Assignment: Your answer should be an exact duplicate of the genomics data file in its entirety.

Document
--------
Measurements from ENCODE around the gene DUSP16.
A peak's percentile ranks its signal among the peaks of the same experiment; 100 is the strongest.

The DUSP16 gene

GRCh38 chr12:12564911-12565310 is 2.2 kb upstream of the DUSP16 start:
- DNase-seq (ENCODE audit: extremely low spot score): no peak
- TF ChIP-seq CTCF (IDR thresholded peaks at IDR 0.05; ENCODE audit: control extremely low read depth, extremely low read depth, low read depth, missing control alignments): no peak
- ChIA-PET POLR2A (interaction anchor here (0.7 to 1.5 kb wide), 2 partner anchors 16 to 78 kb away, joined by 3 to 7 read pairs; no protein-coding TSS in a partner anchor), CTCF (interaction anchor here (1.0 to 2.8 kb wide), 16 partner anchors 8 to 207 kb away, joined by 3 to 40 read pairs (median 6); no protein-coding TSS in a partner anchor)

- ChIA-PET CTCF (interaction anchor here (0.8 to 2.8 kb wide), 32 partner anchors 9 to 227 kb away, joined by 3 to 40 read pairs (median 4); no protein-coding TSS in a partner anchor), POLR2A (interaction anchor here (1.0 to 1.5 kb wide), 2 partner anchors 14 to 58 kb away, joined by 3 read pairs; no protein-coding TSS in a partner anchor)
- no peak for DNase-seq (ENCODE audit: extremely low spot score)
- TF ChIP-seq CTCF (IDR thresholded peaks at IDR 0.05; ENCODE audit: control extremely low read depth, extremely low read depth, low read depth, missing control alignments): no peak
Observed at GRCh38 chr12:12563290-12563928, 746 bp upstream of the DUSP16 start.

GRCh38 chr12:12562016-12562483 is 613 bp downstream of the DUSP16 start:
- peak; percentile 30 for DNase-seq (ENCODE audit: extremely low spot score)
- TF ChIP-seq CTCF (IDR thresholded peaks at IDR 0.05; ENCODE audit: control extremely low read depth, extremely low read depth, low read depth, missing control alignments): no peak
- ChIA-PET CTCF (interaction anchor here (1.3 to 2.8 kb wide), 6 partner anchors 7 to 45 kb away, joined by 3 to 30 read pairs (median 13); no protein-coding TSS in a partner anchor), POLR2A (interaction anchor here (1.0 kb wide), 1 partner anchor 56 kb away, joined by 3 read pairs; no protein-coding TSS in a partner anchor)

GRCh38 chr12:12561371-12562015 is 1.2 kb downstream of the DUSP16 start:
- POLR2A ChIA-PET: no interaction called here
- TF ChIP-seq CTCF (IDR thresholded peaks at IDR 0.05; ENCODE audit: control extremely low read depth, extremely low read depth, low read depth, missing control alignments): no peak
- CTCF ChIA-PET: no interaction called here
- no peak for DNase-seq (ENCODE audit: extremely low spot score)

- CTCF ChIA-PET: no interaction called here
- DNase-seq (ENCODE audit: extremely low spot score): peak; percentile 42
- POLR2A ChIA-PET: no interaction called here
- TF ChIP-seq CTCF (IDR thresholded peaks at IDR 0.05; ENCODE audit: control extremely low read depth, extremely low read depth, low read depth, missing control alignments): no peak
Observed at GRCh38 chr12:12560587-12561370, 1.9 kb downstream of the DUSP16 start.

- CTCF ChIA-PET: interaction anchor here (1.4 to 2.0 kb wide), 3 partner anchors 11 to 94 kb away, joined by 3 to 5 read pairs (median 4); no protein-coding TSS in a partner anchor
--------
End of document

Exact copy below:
Measurements from ENCODE around the gene DUSP16.
A peak's percentile ranks its signal among the peaks of the same experiment; 100 is the strongest.

The DUSP16 gene

GRCh38 chr12:12564911-12565310 is 2.2 kb upstream of the DUSP16 start:
- DNase-seq (ENCODE audit: extremely low spot score): no peak
- TF ChIP-seq CTCF (IDR thresholded peaks at IDR 0.05; ENCODE audit: control extremely low read depth, extremely low read depth, low read depth, missing control alignments): no peak
- ChIA-PET POLR2A (interaction anchor here (0.7 to 1.5 kb wide), 2 partner anchors 16 to 78 kb away, joined by 3 to 7 read pairs; no protein-coding TSS in a partner anchor), CTCF (interaction anchor here (1.0 to 2.8 kb wide), 16 partner anchors 8 to 207 kb away, joined by 3 to 40 read pairs (median 6); no protein-coding TSS in a partner anchor)

- ChIA-PET CTCF (interaction anchor here (0.8 to 2.8 kb wide), 32 partner anchors 9 to 227 kb away, joined by 3 to 40 read pairs (median 4); no protein-coding TSS in a partner anchor), POLR2A (interaction anchor here (1.0 to 1.5 kb wide), 2 partner anchors 14 to 58 kb away, joined by 3 read pairs; no protein-coding TSS in a partner anchor)
- no peak for DNase-seq (ENCODE audit: extremely low spot score)
- TF ChIP-seq CTCF (IDR thresholded peaks at IDR 0.05; ENCODE audit: control extremely low read depth, extremely low read depth, low read depth, missing control alignments): no peak
Observed at GRCh38 chr12:12563290-12563928, 746 bp upstream of the DUSP16 start.

GRCh38 chr12:12562016-12562483 is 613 bp downstream of the DUSP16 start:
- peak; percentile 30 for DNase-seq (ENCODE audit: extremely low spot score)
- TF ChIP-seq CTCF (IDR thresholded peaks at IDR 0.05; ENCODE audit: control extremely low read depth, extremely low read depth, low read depth, missing control alignments): no peak
- ChIA-PET CTCF (interaction anchor here (1.3 to 2.8 kb wide), 6 partner anchors 7 to 45 kb away, joined by 3 to 30 read pairs (median 13); no protein-coding TSS in a partner anchor), POLR2A (interaction anchor here (1.0 kb wide), 1 partner anchor 56 kb away, joined by 3 read pairs; no protein-coding TSS in a partner anchor)

GRCh38 chr12:12561371-12562015 is 1.2 kb downstream of the DUSP16 start:
- POLR2A ChIA-PET: no interaction called here
- TF ChIP-seq CTCF (IDR thresholded peaks at IDR 0.05; ENCODE audit: control extremely low read depth, extremely low read depth, low read depth, missing control alignments): no peak
- CTCF ChIA-PET: no interaction called here
- no peak for DNase-seq (ENCODE audit: extremely low spot score)

- CTCF ChIA-PET: no interaction called here
- DNase-seq (ENCODE audit: extremely low spot score): peak; percentile 42
- POLR2A ChIA-PET: no interaction called here
- TF ChIP-seq CTCF (IDR thresholded peaks at IDR 0.05; ENCODE audit: control extremely low read depth, extremely low read depth, low read depth, missing control alignments): no peak
Observed at GRCh38 chr12:12560587-12561370, 1.9 kb downstream of the DUSP16 start.

- CTCF ChIA-PET: interaction anchor here (1.4 to 2.0 kb wide), 3 partner anchors 11 to 94 kb away, joined by 3 to 5 read pairs (median 4); no protein-coding TSS in a partner anchor